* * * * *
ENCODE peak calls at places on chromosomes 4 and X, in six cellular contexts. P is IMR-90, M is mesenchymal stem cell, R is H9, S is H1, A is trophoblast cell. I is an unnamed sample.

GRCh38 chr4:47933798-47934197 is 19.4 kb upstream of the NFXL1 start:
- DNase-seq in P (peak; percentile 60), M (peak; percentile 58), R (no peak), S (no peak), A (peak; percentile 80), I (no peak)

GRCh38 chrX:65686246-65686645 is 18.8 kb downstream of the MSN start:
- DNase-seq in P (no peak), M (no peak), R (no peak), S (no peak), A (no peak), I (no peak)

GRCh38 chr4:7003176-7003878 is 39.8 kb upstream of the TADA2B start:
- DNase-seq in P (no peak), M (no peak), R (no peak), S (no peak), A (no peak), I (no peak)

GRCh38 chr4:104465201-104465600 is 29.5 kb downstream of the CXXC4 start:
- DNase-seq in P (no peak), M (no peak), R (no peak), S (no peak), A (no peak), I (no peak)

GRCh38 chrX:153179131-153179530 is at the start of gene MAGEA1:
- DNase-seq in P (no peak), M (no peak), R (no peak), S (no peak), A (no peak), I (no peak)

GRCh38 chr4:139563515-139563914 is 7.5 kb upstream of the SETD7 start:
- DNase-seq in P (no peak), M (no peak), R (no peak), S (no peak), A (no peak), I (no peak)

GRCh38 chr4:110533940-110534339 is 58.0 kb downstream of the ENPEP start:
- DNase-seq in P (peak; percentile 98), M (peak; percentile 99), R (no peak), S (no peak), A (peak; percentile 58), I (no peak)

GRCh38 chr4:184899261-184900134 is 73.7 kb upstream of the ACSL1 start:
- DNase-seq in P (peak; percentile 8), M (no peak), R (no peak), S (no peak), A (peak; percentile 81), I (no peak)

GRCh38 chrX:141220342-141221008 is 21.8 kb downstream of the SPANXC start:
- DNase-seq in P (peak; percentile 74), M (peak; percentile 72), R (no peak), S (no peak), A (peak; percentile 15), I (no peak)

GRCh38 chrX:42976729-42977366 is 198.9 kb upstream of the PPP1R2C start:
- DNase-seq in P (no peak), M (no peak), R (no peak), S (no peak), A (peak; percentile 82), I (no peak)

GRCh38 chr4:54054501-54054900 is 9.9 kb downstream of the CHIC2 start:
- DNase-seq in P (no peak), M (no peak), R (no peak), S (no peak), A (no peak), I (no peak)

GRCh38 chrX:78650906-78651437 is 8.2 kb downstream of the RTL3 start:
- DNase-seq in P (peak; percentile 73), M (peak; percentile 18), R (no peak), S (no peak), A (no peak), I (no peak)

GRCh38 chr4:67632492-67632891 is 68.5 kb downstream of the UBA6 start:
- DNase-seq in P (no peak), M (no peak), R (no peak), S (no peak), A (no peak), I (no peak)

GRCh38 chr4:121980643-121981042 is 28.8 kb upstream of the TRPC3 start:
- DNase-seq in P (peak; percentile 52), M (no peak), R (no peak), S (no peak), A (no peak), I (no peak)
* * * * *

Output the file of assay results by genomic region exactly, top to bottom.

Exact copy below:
ENCODE peak calls at places on chromosomes 4 and X, in six cellular contexts. P is IMR-90, M is mesenchymal stem cell, R is H9, S is H1, A is trophoblast cell. I is an unnamed sample.

GRCh38 chr4:47933798-47934197 is 19.4 kb upstream of the NFXL1 start:
- DNase-seq in P (peak; percentile 60), M (peak; percentile 58), R (no peak), S (no peak), A (peak; percentile 80), I (no peak)

GRCh38 chrX:65686246-65686645 is 18.8 kb downstream of the MSN start:
- DNase-seq in P (no peak), M (no peak), R (no peak), S (no peak), A (no peak), I (no peak)

GRCh38 chr4:7003176-7003878 is 39.8 kb upstream of the TADA2B start:
- DNase-seq in P (no peak), M (no peak), R (no peak), S (no peak), A (no peak), I (no peak)

GRCh38 chr4:104465201-104465600 is 29.5 kb downstream of the CXXC4 start:
- DNase-seq in P (no peak), M (no peak), R (no peak), S (no peak), A (no peak), I (no peak)

GRCh38 chrX:153179131-153179530 is at the start of gene MAGEA1:
- DNase-seq in P (no peak), M (no peak), R (no peak), S (no peak), A (no peak), I (no peak)

GRCh38 chr4:139563515-139563914 is 7.5 kb upstream of the SETD7 start:
- DNase-seq in P (no peak), M (no peak), R (no peak), S (no peak), A (no peak), I (no peak)

GRCh38 chr4:110533940-110534339 is 58.0 kb downstream of the ENPEP start:
- DNase-seq in P (peak; percentile 98), M (peak; percentile 99), R (no peak), S (no peak), A (peak; percentile 58), I (no peak)

GRCh38 chr4:184899261-184900134 is 73.7 kb upstream of the ACSL1 start:
- DNase-seq in P (peak; percentile 8), M (no peak), R (no peak), S (no peak), A (peak; percentile 81), I (no peak)

GRCh38 chrX:141220342-141221008 is 21.8 kb downstream of the SPANXC start:
- DNase-seq in P (peak; percentile 74), M (peak; percentile 72), R (no peak), S (no peak), A (peak; percentile 15), I (no peak)

GRCh38 chrX:42976729-42977366 is 198.9 kb upstream of the PPP1R2C start:
- DNase-seq in P (no peak), M (no peak), R (no peak), S (no peak), A (peak; percentile 82), I (no peak)

GRCh38 chr4:54054501-54054900 is 9.9 kb downstream of the CHIC2 start:
- DNase-seq in P (no peak), M (no peak), R (no peak), S (no peak), A (no peak), I (no peak)

GRCh38 chrX:78650906-78651437 is 8.2 kb downstream of the RTL3 start:
- DNase-seq in P (peak; percentile 73), M (peak; percentile 18), R (no peak), S (no peak), A (no peak), I (no peak)

GRCh38 chr4:67632492-67632891 is 68.5 kb downstream of the UBA6 start:
- DNase-seq in P (no peak), M (no peak), R (no peak), S (no peak), A (no peak), I (no peak)

GRCh38 chr4:121980643-121981042 is 28.8 kb upstream of the TRPC3 start:
- DNase-seq in P (peak; percentile 52), M (no peak), R (no peak), S (no peak), A (no peak), I (no peak)